By Amanda Jelinek, ZimmVet Pet Hotel and Dog Daycare Receptionist
During this snowy season, there are pups that love being outside and playing in the snow. However, it is important to take precautions for your pet during this cold season.
Pet Safe Salts
Ice can be hazardous for you and your dog. It’s important to always keep pet-safe, nontoxic salts around to help prevent any slipping, cut paws, or other injuries for you and your dog. The reason nontoxic and pet safe salts are important is they will prevent any burning of the pads or ingestion issues you could have with regular salts in the winter. This is also important to keep in mind when taking your dog on walks or traveling with them. Always keep a close eye on them around any salts, or de-icers you did not put down.
It is also very important to keep up on taking care of your dog’s paws in the winter. Making sure their nails are trimmed will help prevent slipping and keep their nails from digging into their paw pads. If you have a longer haired dog it’s also important to keep your dog’s pads shaved and their feet fur trimmed. This will help prevent snow from accumulation in the paws, and becoming uncomfortable for your pup.
Keeping your dog’s coat clean and brushed out will also do wonders for them in the winter! Taking a few minutes each time they come in from a play session outside to dry them off and brush them out (if long coated) will help maintain a clean and healthy coat.
Dog Jackets, Sweatshirts, and Boots
Sometimes if you have a shorter haired or smaller dog, sweaters and boots in the winter will help your dog enjoy being outside more often. Smaller or shorter haired dogs will generally run outside to use the bathroom and run back in, mainly because they are cold. If you compare it to humans, a lot of us hate going outside in the winter, even when we have lots of layers on!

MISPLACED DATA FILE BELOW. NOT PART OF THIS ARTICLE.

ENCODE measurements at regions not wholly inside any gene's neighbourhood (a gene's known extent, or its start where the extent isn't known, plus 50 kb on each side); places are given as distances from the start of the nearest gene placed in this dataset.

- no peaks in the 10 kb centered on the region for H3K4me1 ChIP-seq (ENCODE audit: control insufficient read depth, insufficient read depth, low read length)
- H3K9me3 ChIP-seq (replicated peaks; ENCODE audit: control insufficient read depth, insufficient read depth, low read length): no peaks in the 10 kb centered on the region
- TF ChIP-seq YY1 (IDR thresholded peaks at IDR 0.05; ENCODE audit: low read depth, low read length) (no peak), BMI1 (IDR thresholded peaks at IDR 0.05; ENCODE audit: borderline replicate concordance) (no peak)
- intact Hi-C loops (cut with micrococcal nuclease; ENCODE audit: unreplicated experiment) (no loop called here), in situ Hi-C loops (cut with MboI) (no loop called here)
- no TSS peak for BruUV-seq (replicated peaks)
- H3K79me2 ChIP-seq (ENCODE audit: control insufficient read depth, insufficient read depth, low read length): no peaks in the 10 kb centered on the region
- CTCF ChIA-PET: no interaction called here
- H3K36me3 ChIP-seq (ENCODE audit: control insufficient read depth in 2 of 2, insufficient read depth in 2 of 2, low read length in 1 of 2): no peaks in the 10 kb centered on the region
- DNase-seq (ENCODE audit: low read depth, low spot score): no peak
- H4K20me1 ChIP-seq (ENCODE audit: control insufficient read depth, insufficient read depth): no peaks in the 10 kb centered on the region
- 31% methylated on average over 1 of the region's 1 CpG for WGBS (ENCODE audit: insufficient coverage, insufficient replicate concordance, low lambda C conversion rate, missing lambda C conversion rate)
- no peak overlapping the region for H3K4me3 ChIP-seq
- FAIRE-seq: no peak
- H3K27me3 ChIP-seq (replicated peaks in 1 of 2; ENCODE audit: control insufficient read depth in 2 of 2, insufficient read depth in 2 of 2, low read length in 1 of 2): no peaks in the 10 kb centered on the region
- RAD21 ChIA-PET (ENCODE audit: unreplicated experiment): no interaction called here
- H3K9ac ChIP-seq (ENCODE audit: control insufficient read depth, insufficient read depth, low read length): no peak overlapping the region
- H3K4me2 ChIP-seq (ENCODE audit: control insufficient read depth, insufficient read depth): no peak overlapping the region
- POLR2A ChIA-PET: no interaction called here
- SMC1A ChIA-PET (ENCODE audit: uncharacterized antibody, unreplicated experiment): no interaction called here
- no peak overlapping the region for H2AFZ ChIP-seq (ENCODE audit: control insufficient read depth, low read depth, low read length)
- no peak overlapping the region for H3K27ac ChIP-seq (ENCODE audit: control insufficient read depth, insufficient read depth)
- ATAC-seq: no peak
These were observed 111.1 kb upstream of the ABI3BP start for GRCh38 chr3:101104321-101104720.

When considering playtime for your dog remember to consider all of the factors that go into how well they can tolerate the climate. This includes age, coat length, snout type, and size. So even if your dog LOVES being outside in the snow, if they are smaller and or/shorter coated you should limit the amount of time they are outside. This will help prevent issues like frostbite or hypothermia.
Frostbite and Hypothermia
When looking for frostbite in your dog, a good place to start is their ears, paws, and tail. These will be the most vulnerable to the climate. Also make sure if you’re concerned your pet may have been out too long, to check for frostbite a couple of times, or several hours. Frostbite does not always appear immediately. When it comes to Hypothermia make sure to watch out for the following symptoms; Shivering, lethargy, stiff muscles, pale or grey gums, stumbling or lack of coordination, fixed or dilated pupils, low heart rate, and collapse. Hypothermia can be deadly if untreated, so make sure to get in contact right away if you suspect your pet has hypothermia or even frostbite. They will be able to correctly diagnose and treat your pet’s condition.
Overall winter can be a fun time of year for dogs, but it is important that we as owners make sure we are taking time and precaution to help keep our dogs healthy and safe!